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A couple of weeks ago I wrote about two Toronto Police Services constables, Edward Ing and John Cruz, who were convicted of brutally assaulting a 60-year-old disabled man, Richard Moore.
Despite that conviction and the judge's disgust with them both for lying in court, neither cop was sent to prison.
Instead they were sent home and told not to do it again. Ouch!
The judge, in his ruling sending the two thugs home (along with a 10-year firearms prohibition each) , said:
“Every police officer I have tried in the last two decades has been accused of using unwarranted violence in response to disrespectful speech.”
Despite that fact, the judge refused to send these two to jail. His reasoning, in my opinion, was dubious at best:
“Jail is a particularly dangerous place for police officers,” Justice J.E. Allen said. “The potential to encounter someone they previously arrested, or someone who simply hates the police, is high. The ability of the jailers to protect anyone from violence in the current climate of overcrowding and understaffing is dubious.”
“Jail is a particularly dangerous place” for everyone, inmate and guard alike. I’ve got friends who work in the prison system. It’s no walk in the park.
But that isn't the end of this story, as it turns out. Despite all the special treatment these two received for their brutal assault, attempted fabrication of evidence and lying in court, these two want MORE special treatment.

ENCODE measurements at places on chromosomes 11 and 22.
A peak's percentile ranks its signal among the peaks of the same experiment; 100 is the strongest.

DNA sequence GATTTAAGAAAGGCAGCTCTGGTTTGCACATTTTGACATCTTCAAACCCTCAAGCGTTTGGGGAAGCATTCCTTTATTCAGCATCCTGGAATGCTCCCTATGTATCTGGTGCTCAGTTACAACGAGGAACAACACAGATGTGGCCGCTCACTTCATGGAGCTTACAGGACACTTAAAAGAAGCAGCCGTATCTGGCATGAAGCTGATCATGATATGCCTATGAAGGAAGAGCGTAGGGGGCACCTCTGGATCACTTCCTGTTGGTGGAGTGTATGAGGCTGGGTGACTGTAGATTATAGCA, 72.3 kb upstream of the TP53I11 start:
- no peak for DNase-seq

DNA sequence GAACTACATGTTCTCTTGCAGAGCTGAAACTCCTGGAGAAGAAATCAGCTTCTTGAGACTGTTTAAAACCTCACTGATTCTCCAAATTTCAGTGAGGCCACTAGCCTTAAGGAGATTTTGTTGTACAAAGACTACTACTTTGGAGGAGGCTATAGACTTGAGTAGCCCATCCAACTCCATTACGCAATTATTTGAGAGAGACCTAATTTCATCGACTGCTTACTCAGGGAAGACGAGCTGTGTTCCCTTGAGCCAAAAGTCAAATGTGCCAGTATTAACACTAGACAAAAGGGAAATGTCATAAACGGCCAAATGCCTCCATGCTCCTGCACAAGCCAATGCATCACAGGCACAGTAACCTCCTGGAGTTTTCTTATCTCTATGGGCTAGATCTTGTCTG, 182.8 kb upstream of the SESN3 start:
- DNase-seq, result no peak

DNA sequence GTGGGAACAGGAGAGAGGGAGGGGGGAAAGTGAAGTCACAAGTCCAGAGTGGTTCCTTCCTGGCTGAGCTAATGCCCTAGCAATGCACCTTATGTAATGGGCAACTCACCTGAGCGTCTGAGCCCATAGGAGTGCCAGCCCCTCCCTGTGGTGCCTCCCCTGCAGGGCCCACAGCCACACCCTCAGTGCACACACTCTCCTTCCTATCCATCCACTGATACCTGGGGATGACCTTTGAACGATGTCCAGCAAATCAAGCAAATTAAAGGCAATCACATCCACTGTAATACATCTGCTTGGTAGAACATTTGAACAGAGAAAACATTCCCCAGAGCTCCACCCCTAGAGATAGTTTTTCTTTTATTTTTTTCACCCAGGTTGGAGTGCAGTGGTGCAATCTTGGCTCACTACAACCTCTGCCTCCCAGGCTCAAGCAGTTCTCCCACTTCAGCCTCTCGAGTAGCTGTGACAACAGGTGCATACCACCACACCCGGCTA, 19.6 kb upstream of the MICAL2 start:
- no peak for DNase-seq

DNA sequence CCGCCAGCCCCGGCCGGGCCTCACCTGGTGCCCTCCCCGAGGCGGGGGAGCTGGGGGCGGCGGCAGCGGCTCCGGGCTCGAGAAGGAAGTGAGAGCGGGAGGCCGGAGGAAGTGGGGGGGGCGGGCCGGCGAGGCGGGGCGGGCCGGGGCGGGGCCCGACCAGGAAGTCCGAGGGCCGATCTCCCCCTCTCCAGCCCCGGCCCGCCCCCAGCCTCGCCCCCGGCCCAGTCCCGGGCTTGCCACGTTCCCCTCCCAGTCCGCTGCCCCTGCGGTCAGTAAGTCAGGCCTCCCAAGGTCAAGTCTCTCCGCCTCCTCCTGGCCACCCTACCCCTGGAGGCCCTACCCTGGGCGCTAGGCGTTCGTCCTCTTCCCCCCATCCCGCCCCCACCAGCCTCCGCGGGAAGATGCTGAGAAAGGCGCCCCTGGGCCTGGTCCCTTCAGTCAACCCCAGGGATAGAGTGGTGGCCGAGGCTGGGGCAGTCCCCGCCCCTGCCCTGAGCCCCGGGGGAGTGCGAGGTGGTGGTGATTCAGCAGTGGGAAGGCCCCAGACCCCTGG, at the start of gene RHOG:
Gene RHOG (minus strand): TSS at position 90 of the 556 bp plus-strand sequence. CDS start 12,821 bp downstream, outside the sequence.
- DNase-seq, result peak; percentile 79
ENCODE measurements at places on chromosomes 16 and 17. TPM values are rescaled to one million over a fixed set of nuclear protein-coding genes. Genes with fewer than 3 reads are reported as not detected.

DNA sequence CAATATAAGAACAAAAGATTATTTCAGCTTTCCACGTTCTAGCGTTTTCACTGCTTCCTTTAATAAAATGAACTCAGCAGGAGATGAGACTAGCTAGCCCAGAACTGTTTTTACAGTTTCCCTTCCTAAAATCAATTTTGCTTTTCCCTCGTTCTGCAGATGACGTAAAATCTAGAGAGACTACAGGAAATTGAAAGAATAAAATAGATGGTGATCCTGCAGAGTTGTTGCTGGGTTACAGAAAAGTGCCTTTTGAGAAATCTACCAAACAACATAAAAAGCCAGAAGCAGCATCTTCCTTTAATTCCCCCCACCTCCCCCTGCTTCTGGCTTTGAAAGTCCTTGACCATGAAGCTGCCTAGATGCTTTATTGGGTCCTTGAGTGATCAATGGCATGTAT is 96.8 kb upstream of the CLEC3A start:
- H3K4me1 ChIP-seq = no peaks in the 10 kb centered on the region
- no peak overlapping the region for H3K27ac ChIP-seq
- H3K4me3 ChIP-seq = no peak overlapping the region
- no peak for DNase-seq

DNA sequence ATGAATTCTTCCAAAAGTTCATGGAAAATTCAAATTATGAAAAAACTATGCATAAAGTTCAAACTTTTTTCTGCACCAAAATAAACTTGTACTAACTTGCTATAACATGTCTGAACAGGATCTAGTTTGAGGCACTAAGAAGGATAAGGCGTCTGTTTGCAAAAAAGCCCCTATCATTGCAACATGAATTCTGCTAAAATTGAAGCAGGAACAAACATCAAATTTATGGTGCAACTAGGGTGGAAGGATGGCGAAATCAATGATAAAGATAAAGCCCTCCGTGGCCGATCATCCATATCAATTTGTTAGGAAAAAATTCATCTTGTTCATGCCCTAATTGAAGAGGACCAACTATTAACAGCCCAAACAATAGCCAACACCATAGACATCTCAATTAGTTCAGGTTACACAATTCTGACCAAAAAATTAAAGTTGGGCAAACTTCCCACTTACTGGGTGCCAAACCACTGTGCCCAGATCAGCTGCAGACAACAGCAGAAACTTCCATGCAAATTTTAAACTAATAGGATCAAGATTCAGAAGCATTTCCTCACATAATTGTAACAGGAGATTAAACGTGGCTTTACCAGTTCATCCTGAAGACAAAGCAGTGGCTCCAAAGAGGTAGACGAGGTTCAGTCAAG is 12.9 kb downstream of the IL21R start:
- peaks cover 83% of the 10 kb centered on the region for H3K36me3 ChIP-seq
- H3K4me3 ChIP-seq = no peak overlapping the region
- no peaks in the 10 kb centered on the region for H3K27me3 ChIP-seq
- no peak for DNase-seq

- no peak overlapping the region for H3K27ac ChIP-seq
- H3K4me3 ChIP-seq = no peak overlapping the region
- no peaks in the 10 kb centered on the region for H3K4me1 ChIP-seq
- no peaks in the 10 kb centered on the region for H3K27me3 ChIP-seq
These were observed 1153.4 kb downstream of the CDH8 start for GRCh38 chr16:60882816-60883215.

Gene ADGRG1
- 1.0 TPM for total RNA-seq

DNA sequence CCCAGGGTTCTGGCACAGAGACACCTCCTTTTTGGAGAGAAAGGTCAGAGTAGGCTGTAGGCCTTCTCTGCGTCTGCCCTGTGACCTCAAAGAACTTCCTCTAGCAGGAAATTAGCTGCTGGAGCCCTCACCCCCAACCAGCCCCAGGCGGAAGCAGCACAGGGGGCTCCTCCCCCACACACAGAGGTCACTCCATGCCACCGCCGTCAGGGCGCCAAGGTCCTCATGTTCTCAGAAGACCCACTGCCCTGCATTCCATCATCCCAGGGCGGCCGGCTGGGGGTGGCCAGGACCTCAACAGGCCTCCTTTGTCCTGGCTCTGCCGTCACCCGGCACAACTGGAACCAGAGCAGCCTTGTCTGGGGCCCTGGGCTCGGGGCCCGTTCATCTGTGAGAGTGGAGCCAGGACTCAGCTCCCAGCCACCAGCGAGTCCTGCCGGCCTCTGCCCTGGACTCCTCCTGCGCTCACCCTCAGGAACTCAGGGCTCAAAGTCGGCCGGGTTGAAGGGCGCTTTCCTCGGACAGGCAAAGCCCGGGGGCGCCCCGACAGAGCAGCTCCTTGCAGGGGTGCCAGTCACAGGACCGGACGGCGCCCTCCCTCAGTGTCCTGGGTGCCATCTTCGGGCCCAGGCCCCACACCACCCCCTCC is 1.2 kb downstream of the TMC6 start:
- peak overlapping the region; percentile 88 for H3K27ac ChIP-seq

Naturally, because they have badges to go with their guns, these two thugs don't think they did anything wrong. To Constable Edward Ing and Constable John Cruz beating the crap out of someone so badly he's got to go to the hospital for treatment is just "part of the job."
Ing and Cruz are appealing their assault convictions, but given the wording of the ruling by Justice J.E. Allen I can't imagine what grounds they think they have to appeal.
But that's not the most outrageous part of this entire case.
The pair of convicted thugs are now asking for a court injunction to temporarily lift their 10-year firearm prohibition orders.
You see, despite being convicted of assault, both men are still on the payroll of the Toronto Police Service.
Obviously, being convicted of brutally beating up disabled people isn't enough to get you turfed from the Toronto Police Service. After all the civil rights violations and beatings handed out during last year's G20 Summit, I guess this shouldn't surprise me, but it does.
I'm one of those old-fashioned people who believe that our police men and women should actually have integrity and morals. A slow temper never hurts either.
These two appear to have none of these qualities, at least if their actions and conviction in a court of law are anything to go by.
The headline in the Toronto Star was perfect. "Convicted Cops Want to Carry Guns".
They were in court yesterday, July 13th, 2011 asking for Justice Maureen Forestell to remove their firearm prohibition orders so they can get back to work. She said she will make her decision today, July 14th. I'll let you know what comes of this as soon as I find out.
Currently both men have been suspended without pay. They should have been fired. Why they haven't is a question for Toronto Police Services Chief Bill Blair. Good luck getting an answer out of him. He won't respond to me.